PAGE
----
Monday, April 21, 2003
The president makes a good political general. One of his canniest strategies has been to raise the bar so high that even the smallest of compromises seems like moderation. ANWR has become the red herring of the environmental wars; any energy bill that protects the caribou from the oil drillers will be seen as a victory even if it contains ridiculous tax breaks for the coal, oil and gas industries and does nothing to deal with the problem of gas-guzzling automobiles. Somehow, a budget with $350 billion in tax cuts — at a time of war and enormous government deficits — has come to be seen as a great victory for the president's opponents. With defeats like this, Mr. Bush never needs to win.
Mr. Bush's willingness to take big gambles, to push for what he wants no matter the consequences, are likely to leave an imprint on America far beyond his tenure in office. We hope that he's successful in the fight against terrorism, and that he brings about a more stable Mideast and a democratic Iraq. But on the domestic front, almost every success cripples the nation's ability to move toward a happy, prosperous future. This is one war we hope he loses.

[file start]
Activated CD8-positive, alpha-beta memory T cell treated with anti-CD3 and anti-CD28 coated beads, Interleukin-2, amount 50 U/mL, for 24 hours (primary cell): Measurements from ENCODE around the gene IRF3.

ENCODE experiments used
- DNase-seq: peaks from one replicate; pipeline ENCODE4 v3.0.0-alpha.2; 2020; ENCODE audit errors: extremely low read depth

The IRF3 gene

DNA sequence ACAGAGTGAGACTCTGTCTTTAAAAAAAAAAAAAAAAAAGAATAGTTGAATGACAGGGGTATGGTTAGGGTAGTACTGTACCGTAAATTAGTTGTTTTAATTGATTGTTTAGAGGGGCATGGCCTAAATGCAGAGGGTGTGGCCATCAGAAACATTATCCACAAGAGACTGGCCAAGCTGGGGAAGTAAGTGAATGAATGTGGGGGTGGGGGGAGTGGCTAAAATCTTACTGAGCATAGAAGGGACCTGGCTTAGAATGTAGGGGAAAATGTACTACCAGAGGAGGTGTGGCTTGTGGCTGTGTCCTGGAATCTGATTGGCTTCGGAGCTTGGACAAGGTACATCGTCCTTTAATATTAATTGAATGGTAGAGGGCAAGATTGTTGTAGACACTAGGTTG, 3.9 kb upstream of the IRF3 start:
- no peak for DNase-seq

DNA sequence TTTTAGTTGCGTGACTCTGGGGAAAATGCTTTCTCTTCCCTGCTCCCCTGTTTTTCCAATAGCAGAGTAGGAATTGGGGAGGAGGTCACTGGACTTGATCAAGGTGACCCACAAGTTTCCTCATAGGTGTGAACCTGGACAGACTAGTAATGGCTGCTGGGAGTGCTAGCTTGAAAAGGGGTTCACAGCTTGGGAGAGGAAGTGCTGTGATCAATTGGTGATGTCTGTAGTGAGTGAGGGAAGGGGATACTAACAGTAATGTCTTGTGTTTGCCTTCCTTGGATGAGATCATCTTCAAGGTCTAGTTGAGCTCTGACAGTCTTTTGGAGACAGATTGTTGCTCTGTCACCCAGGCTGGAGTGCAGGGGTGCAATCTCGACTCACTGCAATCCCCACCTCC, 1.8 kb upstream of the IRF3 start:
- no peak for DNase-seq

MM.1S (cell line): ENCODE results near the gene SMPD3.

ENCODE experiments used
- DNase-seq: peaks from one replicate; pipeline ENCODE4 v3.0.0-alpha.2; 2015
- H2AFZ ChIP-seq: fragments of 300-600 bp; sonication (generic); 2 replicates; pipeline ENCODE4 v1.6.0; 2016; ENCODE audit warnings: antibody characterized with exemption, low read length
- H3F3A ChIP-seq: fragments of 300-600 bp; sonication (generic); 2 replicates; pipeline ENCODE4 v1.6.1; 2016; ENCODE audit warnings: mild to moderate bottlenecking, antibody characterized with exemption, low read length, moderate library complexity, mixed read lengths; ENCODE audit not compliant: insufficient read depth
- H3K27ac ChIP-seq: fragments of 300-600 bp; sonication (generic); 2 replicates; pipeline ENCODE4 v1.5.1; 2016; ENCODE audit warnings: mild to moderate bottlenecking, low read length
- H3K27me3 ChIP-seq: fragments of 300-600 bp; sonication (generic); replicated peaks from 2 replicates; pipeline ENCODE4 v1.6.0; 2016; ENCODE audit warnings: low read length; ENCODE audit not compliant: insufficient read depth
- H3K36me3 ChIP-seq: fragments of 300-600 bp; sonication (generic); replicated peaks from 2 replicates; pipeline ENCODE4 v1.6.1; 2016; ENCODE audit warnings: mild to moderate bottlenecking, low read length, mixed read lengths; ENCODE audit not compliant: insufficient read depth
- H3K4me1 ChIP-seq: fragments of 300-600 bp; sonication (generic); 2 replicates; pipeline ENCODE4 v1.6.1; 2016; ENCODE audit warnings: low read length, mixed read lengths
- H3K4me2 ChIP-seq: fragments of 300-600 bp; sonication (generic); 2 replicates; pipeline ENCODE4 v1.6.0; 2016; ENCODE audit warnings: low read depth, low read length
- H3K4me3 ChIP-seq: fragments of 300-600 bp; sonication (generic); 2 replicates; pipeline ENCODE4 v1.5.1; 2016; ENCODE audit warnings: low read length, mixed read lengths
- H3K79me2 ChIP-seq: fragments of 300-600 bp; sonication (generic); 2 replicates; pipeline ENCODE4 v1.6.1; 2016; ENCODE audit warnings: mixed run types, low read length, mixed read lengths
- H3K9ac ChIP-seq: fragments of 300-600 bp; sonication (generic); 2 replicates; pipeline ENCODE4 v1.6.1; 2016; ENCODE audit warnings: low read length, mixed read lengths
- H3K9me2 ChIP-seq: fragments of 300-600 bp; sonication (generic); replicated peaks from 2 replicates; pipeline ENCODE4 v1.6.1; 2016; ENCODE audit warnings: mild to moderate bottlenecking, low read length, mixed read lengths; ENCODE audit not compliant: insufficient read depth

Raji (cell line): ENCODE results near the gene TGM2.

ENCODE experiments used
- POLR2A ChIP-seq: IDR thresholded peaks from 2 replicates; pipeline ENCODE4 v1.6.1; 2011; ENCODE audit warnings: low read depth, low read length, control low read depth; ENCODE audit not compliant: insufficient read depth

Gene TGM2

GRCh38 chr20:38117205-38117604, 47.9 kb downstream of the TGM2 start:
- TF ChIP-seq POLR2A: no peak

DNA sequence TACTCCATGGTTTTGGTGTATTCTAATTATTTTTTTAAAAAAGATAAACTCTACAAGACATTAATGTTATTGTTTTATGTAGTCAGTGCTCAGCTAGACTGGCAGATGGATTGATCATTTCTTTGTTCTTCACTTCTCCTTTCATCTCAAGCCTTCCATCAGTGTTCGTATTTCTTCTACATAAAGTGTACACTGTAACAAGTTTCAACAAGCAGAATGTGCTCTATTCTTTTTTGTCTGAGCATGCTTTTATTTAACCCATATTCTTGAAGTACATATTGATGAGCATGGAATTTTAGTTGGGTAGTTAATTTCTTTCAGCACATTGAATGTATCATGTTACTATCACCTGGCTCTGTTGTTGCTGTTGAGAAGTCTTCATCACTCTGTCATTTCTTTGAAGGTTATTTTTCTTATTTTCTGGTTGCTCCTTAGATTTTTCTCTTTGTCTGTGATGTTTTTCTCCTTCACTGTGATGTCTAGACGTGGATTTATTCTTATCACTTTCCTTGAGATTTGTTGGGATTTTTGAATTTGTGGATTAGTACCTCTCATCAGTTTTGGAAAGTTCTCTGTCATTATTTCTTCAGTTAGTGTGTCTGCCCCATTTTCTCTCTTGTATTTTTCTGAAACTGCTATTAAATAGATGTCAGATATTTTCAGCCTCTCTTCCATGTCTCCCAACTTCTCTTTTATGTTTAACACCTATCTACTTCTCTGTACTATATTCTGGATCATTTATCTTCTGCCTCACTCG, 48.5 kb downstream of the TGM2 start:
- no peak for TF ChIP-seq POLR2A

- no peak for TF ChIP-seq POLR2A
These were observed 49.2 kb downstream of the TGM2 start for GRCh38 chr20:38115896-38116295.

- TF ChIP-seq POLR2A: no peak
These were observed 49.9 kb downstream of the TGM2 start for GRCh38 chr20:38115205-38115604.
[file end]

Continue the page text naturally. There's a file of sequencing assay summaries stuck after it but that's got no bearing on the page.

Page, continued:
This is perhaps the most comprehensive anti-Bush editorial I have seen in a while, and it comes at precisely the right time - when conventional wisdom dictates that Bush is a juggernaut. We need a political general of our own, a General Grant to Bush's General Lee. We all kow which flag our side prefers. This is war.
UPDATE: Alterman says Bush is AWOL (again). TAP calls Bush the "Most Dangerous President Ever." And The Dixie Chicks are at #1!
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Obama 2008 - I want my country back
Nation-Building was founded by Aziz Poonawalla in August 2002 under the name Dean Nation. Dean Nation was the very first weblog devoted to a presidential candidate, Howard Dean, and became the vanguard of the Dean netroot phenomenon, raising over $40,000 for the Dean campaign, pioneering the use of Meetup, and enjoying the attention of the campaign itself, with Joe Trippi a regular reader (and sometime commentor). Howard Dean himself even left a comment once. Dean Nation was a group weblog effort and counts among its alumni many of the progressive blogsphere's leading talent including Jerome Armstrong, Matthew Yglesias, and Ezra Klein. After the election in 2004, the blog refocused onto the theme of "purple politics", formally changing its name to Nation-Building in June 2006. The primary focus of the blog is on articulating purple-state policy at home and pragmatic liberal interventionism abroad.